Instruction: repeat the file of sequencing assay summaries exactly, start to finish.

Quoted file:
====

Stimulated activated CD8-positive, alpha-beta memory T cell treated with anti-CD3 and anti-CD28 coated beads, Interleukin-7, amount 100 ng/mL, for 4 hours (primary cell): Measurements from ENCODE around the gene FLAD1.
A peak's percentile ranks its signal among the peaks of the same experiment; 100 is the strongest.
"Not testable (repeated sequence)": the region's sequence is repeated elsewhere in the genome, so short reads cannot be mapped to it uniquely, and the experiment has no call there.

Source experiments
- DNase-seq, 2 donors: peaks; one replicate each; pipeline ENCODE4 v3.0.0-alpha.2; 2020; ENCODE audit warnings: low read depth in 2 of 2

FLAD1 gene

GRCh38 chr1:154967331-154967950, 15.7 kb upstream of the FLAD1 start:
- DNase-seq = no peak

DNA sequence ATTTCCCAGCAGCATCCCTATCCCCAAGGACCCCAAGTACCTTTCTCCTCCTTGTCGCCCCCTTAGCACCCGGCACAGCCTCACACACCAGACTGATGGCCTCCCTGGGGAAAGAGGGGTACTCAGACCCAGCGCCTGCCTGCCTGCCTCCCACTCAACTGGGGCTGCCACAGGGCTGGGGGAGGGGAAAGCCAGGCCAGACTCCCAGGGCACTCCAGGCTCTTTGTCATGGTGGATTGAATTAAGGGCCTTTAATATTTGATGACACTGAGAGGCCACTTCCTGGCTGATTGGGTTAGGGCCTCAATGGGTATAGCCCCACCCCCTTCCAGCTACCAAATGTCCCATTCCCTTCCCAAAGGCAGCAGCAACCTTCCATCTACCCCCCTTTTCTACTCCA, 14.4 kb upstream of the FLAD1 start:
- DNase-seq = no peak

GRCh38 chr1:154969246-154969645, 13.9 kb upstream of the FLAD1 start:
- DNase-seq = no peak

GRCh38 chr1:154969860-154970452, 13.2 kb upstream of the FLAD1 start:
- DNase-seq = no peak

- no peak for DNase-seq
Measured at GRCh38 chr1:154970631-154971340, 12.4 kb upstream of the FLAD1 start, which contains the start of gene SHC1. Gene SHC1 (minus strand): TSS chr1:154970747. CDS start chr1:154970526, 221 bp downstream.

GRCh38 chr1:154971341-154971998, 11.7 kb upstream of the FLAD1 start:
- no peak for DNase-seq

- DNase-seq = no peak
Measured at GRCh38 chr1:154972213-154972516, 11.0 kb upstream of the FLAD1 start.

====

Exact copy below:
Stimulated activated CD8-positive, alpha-beta memory T cell treated with anti-CD3 and anti-CD28 coated beads, Interleukin-7, amount 100 ng/mL, for 4 hours (primary cell): Measurements from ENCODE around the gene FLAD1.
A peak's percentile ranks its signal among the peaks of the same experiment; 100 is the strongest.
"Not testable (repeated sequence)": the region's sequence is repeated elsewhere in the genome, so short reads cannot be mapped to it uniquely, and the experiment has no call there.

Source experiments
- DNase-seq, 2 donors: peaks; one replicate each; pipeline ENCODE4 v3.0.0-alpha.2; 2020; ENCODE audit warnings: low read depth in 2 of 2

FLAD1 gene

GRCh38 chr1:154967331-154967950, 15.7 kb upstream of the FLAD1 start:
- DNase-seq = no peak

DNA sequence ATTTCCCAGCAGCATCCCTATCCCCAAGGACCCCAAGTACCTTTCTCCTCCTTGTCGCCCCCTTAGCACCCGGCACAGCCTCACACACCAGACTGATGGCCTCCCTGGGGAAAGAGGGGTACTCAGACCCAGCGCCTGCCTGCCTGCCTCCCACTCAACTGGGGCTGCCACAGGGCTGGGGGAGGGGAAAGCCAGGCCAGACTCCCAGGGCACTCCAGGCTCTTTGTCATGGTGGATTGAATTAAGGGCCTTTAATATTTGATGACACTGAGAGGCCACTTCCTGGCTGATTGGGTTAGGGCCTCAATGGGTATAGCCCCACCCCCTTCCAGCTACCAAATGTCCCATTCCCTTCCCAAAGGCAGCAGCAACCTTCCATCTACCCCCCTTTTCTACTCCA, 14.4 kb upstream of the FLAD1 start:
- DNase-seq = no peak

GRCh38 chr1:154969246-154969645, 13.9 kb upstream of the FLAD1 start:
- DNase-seq = no peak

GRCh38 chr1:154969860-154970452, 13.2 kb upstream of the FLAD1 start:
- DNase-seq = no peak

- no peak for DNase-seq
Measured at GRCh38 chr1:154970631-154971340, 12.4 kb upstream of the FLAD1 start, which contains the start of gene SHC1. Gene SHC1 (minus strand): TSS chr1:154970747. CDS start chr1:154970526, 221 bp downstream.

GRCh38 chr1:154971341-154971998, 11.7 kb upstream of the FLAD1 start:
- no peak for DNase-seq

- DNase-seq = no peak
Measured at GRCh38 chr1:154972213-154972516, 11.0 kb upstream of the FLAD1 start.